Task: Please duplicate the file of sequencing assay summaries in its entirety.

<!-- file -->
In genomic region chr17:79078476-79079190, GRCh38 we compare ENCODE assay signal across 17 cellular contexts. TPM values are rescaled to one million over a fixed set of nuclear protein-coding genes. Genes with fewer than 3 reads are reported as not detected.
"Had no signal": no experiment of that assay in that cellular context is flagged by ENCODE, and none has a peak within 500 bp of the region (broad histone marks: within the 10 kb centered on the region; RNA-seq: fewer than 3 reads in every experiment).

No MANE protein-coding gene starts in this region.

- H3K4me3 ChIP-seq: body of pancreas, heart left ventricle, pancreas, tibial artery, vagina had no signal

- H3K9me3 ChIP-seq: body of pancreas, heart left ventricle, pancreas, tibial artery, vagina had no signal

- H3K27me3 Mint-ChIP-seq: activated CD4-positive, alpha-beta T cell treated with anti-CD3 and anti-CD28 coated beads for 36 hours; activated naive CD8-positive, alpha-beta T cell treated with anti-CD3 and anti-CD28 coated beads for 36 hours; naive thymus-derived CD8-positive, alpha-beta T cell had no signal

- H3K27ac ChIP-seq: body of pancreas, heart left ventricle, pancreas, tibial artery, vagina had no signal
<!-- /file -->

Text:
In genomic region chr17:79078476-79079190, GRCh38 we compare ENCODE assay signal across 17 cellular contexts. TPM values are rescaled to one million over a fixed set of nuclear protein-coding genes. Genes with fewer than 3 reads are reported as not detected.
"Had no signal": no experiment of that assay in that cellular context is flagged by ENCODE, and none has a peak within 500 bp of the region (broad histone marks: within the 10 kb centered on the region; RNA-seq: fewer than 3 reads in every experiment).

No MANE protein-coding gene starts in this region.

- H3K4me3 ChIP-seq: body of pancreas, heart left ventricle, pancreas, tibial artery, vagina had no signal

- H3K9me3 ChIP-seq: body of pancreas, heart left ventricle, pancreas, tibial artery, vagina had no signal

- H3K27me3 Mint-ChIP-seq: activated CD4-positive, alpha-beta T cell treated with anti-CD3 and anti-CD28 coated beads for 36 hours; activated naive CD8-positive, alpha-beta T cell treated with anti-CD3 and anti-CD28 coated beads for 36 hours; naive thymus-derived CD8-positive, alpha-beta T cell had no signal

- H3K27ac ChIP-seq: body of pancreas, heart left ventricle, pancreas, tibial artery, vagina had no signal